With my group of students, I visited the Malcolm X and Dr. Betty Shabazz Memorial and Education Centre in Washington Heights. The Centre aims to honour Malcolm X and his wife by continuing their legacy, supporting campaigns that fight for social justice and human rights. It is in the building in which Malcolm X was assassinated; the very spot where it happened is sectioned off, and some of the original floorboards remain. It is a very interesting space, and I think it is a much better memorial than a statue or mural (although the centre does have both of these) because it continues their campaign work rather than just passively existing as a reminder.

My students with a statue of Malcolm X at the Shabazz Centre.

My students with a statue of Malcolm X at the Shabazz Centre.

We also went on an Occupy Wall St. walking tour with founding member of Occupy and qualified tour guide, Michael Pellagatti. Pellagatti uses his extensive knowledge of the history of New York to put the Occupy movement into the context of other protests in the city, and his experience as one of the original members of Occupy Wall St. to give fascinating details about exactly what happened where in Zucotti Park and the surrounding areas.

Michael Pellagatti, the Radikal Tour Guide.

Michael Pellagatti, the Radikal Tour Guide.

The Museum of the City of New York’s exhibition Activist New York is another way to learn about the radical side of the city. It details various protest movements, from resistance to religious intolerance in New Amsterdam to the recent controversy over plans to build a mosque at 51 Park Street near Ground Zero. It is a fantastic introduction to the city’s radical history, particularly if, like me, you have little prior knowledge. Unfortunately it is not a permanent exhibition, so won’t be around forever. The Museum also has a 20 minute video about the history of New York, which is a brilliant introduction to how the city developed.

The Activist New York Exhibition at the Museum of the City of New York.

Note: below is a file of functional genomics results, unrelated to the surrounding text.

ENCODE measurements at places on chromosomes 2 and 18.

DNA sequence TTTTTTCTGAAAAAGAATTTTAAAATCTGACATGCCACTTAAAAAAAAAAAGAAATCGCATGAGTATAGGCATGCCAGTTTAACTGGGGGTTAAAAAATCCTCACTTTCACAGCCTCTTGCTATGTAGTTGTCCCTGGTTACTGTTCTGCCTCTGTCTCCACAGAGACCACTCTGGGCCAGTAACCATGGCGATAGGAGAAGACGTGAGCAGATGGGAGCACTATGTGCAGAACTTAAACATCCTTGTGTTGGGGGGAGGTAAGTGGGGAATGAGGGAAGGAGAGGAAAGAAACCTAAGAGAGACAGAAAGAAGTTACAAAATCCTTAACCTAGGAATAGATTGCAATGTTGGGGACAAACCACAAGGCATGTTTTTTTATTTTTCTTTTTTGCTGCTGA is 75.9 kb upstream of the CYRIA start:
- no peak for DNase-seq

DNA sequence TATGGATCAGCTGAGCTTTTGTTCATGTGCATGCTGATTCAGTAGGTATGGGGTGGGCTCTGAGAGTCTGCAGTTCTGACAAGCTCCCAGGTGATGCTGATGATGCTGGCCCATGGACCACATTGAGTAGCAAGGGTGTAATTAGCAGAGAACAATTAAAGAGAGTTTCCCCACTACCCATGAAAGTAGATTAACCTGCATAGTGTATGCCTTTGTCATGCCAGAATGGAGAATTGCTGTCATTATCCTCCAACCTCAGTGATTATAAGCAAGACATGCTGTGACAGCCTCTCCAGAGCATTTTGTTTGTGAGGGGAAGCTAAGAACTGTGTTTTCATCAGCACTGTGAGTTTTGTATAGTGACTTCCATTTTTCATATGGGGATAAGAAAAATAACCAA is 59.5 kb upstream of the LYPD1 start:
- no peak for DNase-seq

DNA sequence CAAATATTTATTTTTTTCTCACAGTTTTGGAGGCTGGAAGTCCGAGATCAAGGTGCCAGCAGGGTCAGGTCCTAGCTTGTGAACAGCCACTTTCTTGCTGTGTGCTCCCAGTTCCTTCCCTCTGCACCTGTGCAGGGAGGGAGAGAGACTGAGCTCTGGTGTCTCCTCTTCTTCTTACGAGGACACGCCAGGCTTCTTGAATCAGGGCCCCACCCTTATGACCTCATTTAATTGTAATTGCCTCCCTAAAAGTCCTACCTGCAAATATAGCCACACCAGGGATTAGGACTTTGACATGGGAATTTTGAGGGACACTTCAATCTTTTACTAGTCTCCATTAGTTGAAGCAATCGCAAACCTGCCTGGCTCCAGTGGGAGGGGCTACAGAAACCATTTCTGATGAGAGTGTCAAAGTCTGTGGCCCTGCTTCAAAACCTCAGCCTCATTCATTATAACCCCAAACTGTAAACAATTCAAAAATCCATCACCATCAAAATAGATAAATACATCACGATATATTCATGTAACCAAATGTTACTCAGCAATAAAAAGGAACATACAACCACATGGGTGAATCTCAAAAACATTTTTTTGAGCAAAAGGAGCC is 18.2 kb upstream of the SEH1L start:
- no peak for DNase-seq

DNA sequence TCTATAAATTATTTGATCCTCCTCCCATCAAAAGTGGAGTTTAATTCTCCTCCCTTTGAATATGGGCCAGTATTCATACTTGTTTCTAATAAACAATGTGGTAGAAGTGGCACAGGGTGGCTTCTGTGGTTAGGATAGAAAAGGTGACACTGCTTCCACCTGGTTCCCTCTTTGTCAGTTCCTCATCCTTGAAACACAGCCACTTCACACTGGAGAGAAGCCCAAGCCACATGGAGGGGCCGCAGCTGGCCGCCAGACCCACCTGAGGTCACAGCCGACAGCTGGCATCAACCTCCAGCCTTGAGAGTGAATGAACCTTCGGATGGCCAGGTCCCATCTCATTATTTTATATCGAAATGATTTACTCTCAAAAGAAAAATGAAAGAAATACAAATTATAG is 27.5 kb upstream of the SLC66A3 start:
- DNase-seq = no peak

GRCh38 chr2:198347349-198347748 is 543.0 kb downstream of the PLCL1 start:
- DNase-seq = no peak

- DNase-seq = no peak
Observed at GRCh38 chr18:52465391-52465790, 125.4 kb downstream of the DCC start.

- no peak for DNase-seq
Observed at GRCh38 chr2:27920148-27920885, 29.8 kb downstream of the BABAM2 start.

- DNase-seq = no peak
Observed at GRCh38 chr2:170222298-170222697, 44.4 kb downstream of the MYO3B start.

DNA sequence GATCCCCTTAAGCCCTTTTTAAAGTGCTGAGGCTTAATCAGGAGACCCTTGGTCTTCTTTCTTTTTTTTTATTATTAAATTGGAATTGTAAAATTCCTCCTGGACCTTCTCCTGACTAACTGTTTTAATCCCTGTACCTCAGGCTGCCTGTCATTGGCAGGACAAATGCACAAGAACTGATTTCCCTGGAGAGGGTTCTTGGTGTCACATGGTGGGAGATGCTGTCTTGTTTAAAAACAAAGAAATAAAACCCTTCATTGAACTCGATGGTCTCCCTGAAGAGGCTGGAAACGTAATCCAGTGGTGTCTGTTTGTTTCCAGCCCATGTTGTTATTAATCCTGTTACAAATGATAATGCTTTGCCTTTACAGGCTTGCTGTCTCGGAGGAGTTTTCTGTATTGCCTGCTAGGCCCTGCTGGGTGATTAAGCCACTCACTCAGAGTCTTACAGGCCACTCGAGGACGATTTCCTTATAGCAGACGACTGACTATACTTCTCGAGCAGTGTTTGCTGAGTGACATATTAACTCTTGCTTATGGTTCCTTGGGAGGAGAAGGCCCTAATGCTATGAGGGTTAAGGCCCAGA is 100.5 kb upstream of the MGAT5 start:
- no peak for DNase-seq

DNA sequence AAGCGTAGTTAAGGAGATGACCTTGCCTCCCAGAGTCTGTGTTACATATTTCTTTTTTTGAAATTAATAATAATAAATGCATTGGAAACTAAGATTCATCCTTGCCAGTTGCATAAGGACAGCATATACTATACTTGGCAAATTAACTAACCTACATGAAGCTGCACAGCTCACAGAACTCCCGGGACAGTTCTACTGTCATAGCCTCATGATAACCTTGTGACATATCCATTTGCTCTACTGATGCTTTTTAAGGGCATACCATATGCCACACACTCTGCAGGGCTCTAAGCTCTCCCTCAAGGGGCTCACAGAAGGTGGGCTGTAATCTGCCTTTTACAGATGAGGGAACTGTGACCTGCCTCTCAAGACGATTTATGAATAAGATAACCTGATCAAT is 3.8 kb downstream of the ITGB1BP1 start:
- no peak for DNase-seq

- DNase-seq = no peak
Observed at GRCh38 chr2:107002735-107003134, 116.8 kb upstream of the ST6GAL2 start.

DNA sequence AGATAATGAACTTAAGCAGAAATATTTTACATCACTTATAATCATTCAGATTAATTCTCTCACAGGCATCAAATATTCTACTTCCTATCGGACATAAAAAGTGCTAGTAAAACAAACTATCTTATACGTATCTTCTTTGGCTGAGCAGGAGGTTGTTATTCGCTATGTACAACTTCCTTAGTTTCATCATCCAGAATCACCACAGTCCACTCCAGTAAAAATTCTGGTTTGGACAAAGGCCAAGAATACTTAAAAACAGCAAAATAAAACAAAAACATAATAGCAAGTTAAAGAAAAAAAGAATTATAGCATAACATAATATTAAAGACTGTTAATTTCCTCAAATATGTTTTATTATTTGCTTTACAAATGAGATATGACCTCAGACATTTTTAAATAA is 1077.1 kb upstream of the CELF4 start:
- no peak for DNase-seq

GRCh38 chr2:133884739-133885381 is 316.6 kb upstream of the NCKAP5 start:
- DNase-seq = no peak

The Activist New York Exhibition at the Museum of the City of New York.

If you are interested in doing your own research about protest in New York, then the Interference Archive in Brooklyn is an ideal place to go. The archive’s collection houses ephemera (leaflets, posters, t-shirts, badges, banners, zines etc.) from a wide variety of protests across the world. The aim of the archive is to explore the relationship between cultural production and social movements, and it does this through a whole range of events and exhibitions, as well as its collections.

The Interference Archive.

The Interference Archive.

As with other cities, there are also sign of contention and controversy all over the streets of New York. Graffiti is common, as are protest stickers, although I did not spot as many stickers in New York as I have done in London. Some of my students witnessed a Black Lives Matter protest in a clothes store whilst they were out shopping. It was a case of being in the right place at the right time, and shows how protest can occur in every aspect of urban life.

A protest sticker referring to the recent controversy over the police treatment of black people.

A protest sticker referring to the recent controversy over the police treatment of black people.

Although not as old as London, New York still has a vibrant and fascinating history, and protest and contentious politics are a big part of that history. Obviously there is any number of things to see and do in New York, but if you do go, perhaps consider getting to know its radical side, as it is such an integral part of the city.